Recently, I moderated a series of webinars during the first two months of the coronavirus-induced, stay-at-home orders under the banner of Navigating, Managing, and Leading During Uncertain Times. Industry leaders were gracious to open their laptops, share their home offices, and provide sobering insights on how they are addressing business challenges when business is anything but predictable.
What I’ve learned through these and other leadership conversations, especially during this sedentary start to spring, is how critical the role of leadership, communication and action is in times of uncertainty regardless of industry.
Here are five lessons that I’ve heard repeatedly and expressed in a number of different ways since mid-March – and they are lessons that can be applied long after this crisis is behind us.
- Debunk rumors.
“You’ve got to get ahead of the lunchroom lawyers. Accept the reality you’re facing and then communicate, communicate, communicate.” – Alicia Shaw, Attorney, Carlile Patchen & Murphy
Employee grapevines exist in any company. Now factor in the fact that employees have had more time to question and contemplate all of the unknowns, and new shoots off that established grapevine can flourish fast. Intentional communication from leadership becomes critical to set the tone, articulating what is true and debunking what isn’t.
- Don’t speculate or make up answers.
“There is a very high need for leaders to communicate effectively with clarity and confidence. People want the truth, so tell them what you know, tell them what you don’t know, and tell them what you’re doing to fill the knowledge gap.” – Janet Graesser, Principal, Janet Graesser Consulting
Consider how the goalposts continue to shift with regard to information about the virus as well as guidance on Paycheck Protection Plan (PPP) loans and forgiveness. Perhaps now more than ever, there is grace for not knowing all the answers. However, a commitment to providing the most up-to-date information within a fluid context is what people desire. And that requires a commitment to ongoing, transparent communication.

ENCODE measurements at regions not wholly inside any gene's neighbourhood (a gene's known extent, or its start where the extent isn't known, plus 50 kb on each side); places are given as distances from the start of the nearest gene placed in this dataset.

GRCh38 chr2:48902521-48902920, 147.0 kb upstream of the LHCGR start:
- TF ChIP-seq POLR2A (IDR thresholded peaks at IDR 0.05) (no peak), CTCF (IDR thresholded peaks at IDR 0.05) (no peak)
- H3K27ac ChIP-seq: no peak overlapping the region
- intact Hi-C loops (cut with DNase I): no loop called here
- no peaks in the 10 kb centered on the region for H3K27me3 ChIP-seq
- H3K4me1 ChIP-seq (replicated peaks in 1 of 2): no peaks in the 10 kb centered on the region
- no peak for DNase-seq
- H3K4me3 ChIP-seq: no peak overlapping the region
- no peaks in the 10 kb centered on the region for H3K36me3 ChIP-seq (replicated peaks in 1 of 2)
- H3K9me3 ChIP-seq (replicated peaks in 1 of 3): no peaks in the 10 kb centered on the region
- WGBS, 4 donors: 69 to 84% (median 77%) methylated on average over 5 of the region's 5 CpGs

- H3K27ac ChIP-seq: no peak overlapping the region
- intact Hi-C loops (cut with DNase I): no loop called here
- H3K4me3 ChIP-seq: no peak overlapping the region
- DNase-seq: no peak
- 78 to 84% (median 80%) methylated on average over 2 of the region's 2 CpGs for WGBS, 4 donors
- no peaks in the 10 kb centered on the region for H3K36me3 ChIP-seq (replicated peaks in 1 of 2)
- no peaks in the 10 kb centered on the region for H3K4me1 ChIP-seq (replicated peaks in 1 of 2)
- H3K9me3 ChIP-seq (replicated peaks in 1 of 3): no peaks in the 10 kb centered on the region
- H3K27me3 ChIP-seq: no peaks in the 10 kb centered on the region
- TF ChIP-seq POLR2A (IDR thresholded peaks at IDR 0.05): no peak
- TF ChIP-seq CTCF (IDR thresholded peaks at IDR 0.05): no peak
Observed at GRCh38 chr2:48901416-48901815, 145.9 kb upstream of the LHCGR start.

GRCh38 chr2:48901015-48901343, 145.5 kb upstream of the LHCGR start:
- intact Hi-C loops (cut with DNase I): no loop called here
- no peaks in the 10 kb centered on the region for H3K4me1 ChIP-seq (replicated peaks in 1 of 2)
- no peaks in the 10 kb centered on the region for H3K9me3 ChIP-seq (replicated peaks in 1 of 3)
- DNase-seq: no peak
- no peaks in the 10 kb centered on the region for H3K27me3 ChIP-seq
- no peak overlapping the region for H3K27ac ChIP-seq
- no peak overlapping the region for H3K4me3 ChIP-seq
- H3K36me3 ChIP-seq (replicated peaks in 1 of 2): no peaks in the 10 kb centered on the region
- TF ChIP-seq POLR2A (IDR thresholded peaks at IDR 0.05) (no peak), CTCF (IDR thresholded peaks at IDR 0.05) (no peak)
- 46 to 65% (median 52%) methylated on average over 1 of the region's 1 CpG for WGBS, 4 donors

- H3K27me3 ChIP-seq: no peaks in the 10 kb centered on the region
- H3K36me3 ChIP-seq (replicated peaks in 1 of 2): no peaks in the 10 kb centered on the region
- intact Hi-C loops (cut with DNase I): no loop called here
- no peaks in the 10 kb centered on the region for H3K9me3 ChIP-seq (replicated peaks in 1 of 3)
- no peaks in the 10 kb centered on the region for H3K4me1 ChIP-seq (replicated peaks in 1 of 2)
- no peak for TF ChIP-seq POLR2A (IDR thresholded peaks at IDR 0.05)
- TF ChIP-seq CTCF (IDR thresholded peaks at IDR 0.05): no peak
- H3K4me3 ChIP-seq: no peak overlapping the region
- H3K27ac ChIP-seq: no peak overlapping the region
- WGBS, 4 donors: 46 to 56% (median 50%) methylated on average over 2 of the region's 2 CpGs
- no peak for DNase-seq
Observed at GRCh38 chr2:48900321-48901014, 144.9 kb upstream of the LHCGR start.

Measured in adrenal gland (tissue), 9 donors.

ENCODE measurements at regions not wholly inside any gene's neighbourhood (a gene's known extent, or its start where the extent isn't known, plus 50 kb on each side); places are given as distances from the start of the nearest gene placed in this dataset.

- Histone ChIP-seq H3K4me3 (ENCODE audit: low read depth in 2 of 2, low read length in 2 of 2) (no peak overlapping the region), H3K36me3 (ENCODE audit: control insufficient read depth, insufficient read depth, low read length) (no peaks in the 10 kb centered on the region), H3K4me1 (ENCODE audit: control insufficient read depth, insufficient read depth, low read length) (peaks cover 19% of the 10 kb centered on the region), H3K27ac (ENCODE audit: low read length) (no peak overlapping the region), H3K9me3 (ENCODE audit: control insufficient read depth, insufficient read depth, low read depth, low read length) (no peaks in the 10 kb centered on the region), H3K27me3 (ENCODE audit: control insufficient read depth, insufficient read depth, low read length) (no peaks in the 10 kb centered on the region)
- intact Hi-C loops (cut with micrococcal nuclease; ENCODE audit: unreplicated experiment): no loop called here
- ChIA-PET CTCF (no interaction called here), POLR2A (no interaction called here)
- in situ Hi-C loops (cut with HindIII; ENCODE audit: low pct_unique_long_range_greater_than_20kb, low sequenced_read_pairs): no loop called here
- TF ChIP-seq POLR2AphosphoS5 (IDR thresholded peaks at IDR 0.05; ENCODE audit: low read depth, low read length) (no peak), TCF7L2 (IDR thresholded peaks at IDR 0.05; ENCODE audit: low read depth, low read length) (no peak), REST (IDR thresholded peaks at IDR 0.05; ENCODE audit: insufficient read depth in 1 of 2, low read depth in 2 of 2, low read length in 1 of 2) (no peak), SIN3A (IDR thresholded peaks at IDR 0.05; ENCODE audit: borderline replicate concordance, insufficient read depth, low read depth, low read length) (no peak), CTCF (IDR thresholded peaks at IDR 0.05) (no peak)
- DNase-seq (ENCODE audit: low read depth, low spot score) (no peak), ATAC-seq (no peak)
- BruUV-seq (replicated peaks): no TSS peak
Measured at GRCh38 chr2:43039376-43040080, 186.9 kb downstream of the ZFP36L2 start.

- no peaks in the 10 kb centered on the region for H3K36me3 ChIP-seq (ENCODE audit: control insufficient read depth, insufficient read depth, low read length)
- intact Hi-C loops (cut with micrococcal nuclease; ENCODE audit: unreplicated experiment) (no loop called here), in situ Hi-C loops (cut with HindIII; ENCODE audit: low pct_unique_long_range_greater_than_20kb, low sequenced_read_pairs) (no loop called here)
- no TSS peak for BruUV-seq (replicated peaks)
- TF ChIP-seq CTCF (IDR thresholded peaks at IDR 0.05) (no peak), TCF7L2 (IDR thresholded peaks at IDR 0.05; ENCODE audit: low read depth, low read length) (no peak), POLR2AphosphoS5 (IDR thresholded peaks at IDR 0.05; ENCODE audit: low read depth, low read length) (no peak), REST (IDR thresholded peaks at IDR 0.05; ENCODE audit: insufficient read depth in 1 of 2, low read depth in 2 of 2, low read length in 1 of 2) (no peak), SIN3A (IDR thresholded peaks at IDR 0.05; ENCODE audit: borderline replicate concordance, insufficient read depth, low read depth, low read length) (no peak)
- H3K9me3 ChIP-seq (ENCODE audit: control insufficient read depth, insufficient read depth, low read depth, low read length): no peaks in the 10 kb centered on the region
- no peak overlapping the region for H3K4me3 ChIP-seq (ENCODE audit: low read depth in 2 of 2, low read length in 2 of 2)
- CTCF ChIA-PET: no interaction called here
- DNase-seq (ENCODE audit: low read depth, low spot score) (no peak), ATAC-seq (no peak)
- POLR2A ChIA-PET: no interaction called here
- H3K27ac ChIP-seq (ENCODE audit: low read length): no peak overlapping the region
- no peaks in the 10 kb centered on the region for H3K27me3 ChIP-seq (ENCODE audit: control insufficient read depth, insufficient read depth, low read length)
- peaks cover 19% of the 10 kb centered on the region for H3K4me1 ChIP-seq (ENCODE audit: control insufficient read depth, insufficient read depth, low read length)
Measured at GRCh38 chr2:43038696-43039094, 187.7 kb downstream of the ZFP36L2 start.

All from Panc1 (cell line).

- Define what a win looks like.
The metrics you use to measure success are not the same right now as they were in previous quarters. Wins in the near term need to be redefined. In How Are You Keeping Score Right Now? I wrote about prioritizing business decisions, engaging your teams, controlling your thinking, and even asking for the impossible. As you define and achieve wins, your people will begin to see a way forward.
- Look for who rises to the top. “Your company is being stress-tested. Look for the cream that rises, especially as more heat is applied.” – Scott McComb, CEO & President, Heartland Bank
There is truth in Scott’s perspective and importance in noticing the individuals who are on board, who you can count on, who are asking what more they can do, and offering ideas on what they are willing to do to benefit others and the company. But where these actions exist, so do equal and opposite reactions. Acknowledging those who haven’t bought in or who aren’t handling the situation well is necessary to determine if coaching or other actions need to be taken.
- Commit to
“I’m more concerned with employee relations and morale going forward than I am enforcement of COVID-19 rules. The more
communicationthe better. You just can’t over-communicate right now.” – Craig Dukes, SVP, Human Resources, MTD Products
As state-by-state restrictions begin to ease and people get back to work, there will be a natural tendency to emulate how work was conducted before the pandemic. That may not be realistic. Many employees will be working staggered shifts with fewer colleagues to minimize contact. Some will continue working at home. But the need to connect with all of them will still be great.
Overall, the good news is that there is a pent-up demand by customers of all kinds and an eagerness to start “moving forward” by virtually every business. But there are still hard truths – some known and some unknown – that will need to be confronted. These past two months have forced many leaders to connect and communicate more frequently and openly with employees – and that is one “new normal” that needs to continue.